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"Young Blood" : Child Soldiers in Sierra Leone

"Young Blood" : Child Soldiers in Sierra Leone

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Published by Felicity Tan

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Categories:Types, Research, History
Published by: Felicity Tan on May 18, 2009
Copyright:Attribution Non-commercial

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08/17/2009

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“Young Blood”
CHILD SOLDIERS IN CONTEMPORARY WARFARE
based onArmies of the Young, by David M RosenandChildren at War, by P W SingerbyTAN, Marian FelicityHI 307Prof. Nolan29 November 2007
 
On January 2, 2002, Sgt. Nathan Ross Chapman, the first U.S. casualty in the war onterror, was killed in an ambush by a 14-year-old Afghan boy. This boy is not alone; an estimated300,000 children are active combatants in wars currently being waged around the world, andanother half-million serve in armed forces presently at peace.
1
But the use of children ascombatants is hardly a new concept. Whether one considers their presence an aberration or notunusual in warfare, child soldiers have played active combatant roles throughout history,including during the American Revolution and Civil War, as well as in the first and second worldwars. It is in the last 20 years, however, that their numbers have surged to ten percent of allcombatants worldwide, up from near-zero just a few decades ago.
2
This change in the face of warfare to that of a child’s is most likely caused by a change in its very nature. Karl vonClausewitz wrote: “Politics is the womb in which war develops.”
3
This held true for most of history, but the collapse of colonialism in the second half of the 20
th
century ushered in a crisis of failed states where political ideology has become irrelevant. And despite evidence of preexistingcultures of youth violence, it is the amoral vacuum created by the  breakdown in post-colonialstates that has generated a fertile breeding ground for the child soldier phenomenon.Sierra Leone is generally accepted as the epicenter of the child soldier phenomenon. The poorest country in Africa, it was embroiled in civil war from 1991-2001 and is barely recoveringtoday. The actual number of child soldiers who served in the ten-year war is disputed; estimatesrange between 5,000 and 10,000 underage combatants fighting on both the government side andthe rebel faction, the Revolutionary United Front (RUF). But most studies concur that about 80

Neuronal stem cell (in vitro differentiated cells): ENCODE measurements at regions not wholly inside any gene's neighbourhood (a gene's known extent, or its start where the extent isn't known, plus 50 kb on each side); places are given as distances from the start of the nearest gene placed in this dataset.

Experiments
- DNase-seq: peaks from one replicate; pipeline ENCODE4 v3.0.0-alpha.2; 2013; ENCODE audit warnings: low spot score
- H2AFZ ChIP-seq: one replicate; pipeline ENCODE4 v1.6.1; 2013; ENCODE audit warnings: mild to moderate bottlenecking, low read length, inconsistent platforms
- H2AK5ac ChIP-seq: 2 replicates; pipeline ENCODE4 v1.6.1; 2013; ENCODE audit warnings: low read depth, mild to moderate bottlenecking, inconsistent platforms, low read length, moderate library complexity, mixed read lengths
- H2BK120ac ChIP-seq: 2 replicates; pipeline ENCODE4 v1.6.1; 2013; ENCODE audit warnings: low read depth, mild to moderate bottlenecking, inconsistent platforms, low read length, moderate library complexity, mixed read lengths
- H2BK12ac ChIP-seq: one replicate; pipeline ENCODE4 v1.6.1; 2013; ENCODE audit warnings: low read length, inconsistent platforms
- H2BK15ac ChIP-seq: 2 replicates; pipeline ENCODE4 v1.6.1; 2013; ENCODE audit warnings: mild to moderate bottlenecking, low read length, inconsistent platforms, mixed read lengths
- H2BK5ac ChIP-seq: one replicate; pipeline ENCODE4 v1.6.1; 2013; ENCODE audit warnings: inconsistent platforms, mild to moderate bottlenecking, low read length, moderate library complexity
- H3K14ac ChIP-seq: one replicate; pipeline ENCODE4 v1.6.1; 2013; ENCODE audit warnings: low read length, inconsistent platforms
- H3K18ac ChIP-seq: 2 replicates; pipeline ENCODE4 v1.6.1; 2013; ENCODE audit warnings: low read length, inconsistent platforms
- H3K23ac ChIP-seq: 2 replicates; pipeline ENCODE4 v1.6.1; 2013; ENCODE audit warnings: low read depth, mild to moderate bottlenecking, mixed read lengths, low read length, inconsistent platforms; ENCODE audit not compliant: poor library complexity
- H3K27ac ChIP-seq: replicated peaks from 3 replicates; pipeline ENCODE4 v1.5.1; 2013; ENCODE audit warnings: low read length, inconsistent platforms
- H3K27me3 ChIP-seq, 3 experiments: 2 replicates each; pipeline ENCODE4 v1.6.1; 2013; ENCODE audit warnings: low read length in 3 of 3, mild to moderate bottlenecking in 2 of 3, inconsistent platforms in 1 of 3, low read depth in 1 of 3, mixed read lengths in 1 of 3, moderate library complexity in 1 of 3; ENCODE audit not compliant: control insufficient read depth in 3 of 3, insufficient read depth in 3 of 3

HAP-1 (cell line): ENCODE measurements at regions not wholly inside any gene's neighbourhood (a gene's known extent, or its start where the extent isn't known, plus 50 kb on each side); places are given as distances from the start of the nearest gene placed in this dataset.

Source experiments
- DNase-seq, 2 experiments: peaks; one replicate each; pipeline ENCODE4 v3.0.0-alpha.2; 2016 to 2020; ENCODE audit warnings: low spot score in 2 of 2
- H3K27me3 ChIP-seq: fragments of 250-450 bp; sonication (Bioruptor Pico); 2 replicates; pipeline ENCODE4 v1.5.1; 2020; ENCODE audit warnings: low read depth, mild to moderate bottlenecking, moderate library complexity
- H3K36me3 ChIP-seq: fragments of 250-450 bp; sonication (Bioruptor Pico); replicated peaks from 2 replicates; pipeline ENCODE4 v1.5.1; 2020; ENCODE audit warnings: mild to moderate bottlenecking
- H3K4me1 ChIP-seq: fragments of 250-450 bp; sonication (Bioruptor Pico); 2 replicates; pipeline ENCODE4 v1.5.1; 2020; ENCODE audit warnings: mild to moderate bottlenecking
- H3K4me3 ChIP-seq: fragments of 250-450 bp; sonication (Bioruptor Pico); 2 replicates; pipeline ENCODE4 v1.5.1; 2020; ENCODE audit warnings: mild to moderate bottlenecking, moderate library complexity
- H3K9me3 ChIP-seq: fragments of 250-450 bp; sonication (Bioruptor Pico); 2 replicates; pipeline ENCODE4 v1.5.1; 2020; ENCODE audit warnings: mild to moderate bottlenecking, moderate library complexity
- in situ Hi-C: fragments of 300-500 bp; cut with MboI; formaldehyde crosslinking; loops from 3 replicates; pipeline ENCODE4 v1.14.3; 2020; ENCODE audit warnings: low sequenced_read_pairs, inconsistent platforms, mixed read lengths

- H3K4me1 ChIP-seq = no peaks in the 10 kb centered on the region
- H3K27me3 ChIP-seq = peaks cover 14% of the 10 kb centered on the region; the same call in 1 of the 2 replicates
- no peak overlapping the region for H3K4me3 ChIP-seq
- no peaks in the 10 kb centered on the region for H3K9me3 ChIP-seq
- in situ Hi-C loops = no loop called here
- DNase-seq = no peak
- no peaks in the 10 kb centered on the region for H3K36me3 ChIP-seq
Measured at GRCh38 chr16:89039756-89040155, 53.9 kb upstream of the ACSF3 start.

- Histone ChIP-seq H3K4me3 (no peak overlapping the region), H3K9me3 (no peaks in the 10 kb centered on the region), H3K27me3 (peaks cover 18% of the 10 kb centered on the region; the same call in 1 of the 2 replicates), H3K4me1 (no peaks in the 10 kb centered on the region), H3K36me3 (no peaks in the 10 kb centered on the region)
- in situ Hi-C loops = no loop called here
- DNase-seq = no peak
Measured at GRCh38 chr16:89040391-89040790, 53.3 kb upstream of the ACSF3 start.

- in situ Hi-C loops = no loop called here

1
P.W. Singer,
Children at War 
(Los Angeles: University of California Press, 2006), 30-31.
2
Ibid., 30.
3
Ibid., 51.
 
 percent of those who fought in Sierra Leone were between the ages 7 and 14, the age range for about half of the RUF’s manpower base.
4
Anthropologist David M. Rosen thinks the numbers,though shocking, are not indicative of an unprecedented crisis. In
 Armies of the Young 
, Rosenasserts that warfare is an extension of the pre-war status quo in Sierra Leone where children were“already integrated into an exploitive and violent system.”
5
In other words, he suggests that the presence of children in Sierra Leone’s battlefields is an inevitable result of the country’s cultureand history, and that children are themselves to blame. One will see, however, that Rosen’s proposition is sorely lack ing.Rosen’s thesis is rooted in what he calls the “global politics of age,”
6
which begins witha dispute over the very definition of the term
child soldier.
According to the Cape Town Principles, a child soldier is “any person under 18 years oage who is part of any kind of regular or irregular armed force or armed group in any capacity.”
7
This definition follows the Straight 18Proposition, a commonly held view that sets the legal age of maturity at 18 in terms of warfare.
8
 But Rosen rightly points out that there is no single, fixed age at which “young people enter into...the rituals of war.”
9
Various groups hold different ideas of childhood, and those notionsshould not be confused with childhood in cultures more familiar to us.
10
The Straight 18Proposition, then, extends the concept of childhood beyond the empirical age limits of growing
4
Singer, Ibid., 15-16. David M. Rosen,
Armies of the Young: Children in War and Terrorism 
(New Jersey: RutgersUniversity Press, 2005), 60.
5
Rosen, Ibid., 90.
6
Ibid., 90.
7
UNICEF,
Cape Town Principles and Best Practice on the Recruitment of Children into the Armed Forces and on Demobilization and Social Reintegration of Child S ldiers in Africa 
, 1997.
8
Rosen, Ibid., 3.
9
Ibid., 4.
10
Ibid., 62.

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